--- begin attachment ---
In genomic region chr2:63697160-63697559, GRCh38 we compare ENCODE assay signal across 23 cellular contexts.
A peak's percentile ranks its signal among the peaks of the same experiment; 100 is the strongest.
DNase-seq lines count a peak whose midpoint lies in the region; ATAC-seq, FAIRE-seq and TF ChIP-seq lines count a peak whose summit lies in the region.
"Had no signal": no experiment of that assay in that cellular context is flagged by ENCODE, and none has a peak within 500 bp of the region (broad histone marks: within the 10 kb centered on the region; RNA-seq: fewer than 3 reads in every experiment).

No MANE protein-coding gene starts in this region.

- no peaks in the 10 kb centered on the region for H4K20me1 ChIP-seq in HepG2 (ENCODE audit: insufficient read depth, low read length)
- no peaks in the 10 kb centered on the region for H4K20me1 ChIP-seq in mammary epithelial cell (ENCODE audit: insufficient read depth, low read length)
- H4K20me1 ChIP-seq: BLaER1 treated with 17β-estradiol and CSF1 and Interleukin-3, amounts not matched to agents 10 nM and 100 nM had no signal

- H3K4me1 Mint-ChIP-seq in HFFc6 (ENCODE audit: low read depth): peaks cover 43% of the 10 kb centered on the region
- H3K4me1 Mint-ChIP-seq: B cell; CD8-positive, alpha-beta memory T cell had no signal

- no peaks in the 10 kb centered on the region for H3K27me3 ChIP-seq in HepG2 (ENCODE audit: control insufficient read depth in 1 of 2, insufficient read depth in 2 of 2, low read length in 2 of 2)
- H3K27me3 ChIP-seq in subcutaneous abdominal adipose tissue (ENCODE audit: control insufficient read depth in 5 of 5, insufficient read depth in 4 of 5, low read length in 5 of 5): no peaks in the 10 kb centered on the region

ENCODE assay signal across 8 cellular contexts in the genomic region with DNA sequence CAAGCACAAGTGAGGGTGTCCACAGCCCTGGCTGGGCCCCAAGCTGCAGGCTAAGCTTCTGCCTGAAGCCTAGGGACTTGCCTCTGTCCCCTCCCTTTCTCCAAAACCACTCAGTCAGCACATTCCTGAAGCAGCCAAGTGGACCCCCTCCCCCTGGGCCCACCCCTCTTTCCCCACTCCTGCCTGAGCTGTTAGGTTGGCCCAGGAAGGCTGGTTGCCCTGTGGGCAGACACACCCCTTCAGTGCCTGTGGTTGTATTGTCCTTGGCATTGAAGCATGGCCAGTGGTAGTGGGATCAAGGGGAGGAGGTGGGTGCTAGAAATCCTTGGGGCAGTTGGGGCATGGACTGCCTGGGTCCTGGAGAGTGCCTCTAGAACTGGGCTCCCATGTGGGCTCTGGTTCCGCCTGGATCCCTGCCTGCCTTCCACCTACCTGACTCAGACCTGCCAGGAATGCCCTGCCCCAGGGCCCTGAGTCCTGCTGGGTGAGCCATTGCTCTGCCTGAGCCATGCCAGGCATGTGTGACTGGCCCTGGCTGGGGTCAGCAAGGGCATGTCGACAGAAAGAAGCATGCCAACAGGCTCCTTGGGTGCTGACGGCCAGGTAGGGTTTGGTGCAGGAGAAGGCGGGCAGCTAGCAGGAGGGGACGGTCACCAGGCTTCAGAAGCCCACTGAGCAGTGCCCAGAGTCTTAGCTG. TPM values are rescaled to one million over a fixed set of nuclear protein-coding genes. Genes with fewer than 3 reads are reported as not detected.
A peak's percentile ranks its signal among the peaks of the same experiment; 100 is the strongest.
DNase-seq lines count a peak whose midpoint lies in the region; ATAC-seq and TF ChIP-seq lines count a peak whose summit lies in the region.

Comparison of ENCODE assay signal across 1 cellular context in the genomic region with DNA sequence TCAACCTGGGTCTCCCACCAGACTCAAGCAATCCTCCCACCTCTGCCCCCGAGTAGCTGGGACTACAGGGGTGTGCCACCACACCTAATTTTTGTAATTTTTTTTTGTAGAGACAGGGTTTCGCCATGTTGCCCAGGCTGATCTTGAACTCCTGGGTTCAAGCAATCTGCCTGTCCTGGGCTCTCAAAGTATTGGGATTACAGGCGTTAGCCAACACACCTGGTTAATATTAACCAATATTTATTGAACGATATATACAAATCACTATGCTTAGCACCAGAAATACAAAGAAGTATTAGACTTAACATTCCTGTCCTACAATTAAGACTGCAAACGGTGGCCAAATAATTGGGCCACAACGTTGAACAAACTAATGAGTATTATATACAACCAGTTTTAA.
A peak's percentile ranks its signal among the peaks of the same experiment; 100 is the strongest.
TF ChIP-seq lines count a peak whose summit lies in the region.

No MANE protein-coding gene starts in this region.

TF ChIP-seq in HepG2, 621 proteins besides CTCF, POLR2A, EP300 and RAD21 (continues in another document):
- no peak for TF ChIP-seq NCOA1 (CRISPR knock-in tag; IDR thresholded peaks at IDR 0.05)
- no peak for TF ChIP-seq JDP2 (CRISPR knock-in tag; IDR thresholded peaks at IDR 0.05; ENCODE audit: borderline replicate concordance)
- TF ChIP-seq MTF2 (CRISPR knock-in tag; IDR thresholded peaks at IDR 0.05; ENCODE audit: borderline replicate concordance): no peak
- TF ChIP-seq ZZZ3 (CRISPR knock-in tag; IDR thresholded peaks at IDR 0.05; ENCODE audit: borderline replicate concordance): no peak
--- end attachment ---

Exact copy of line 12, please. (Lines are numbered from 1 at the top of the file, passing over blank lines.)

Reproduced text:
- H3K27me3 ChIP-seq in subcutaneous abdominal adipose tissue (ENCODE audit: control insufficient read depth in 5 of 5, insufficient read depth in 4 of 5, low read length in 5 of 5): no peaks in the 10 kb centered on the region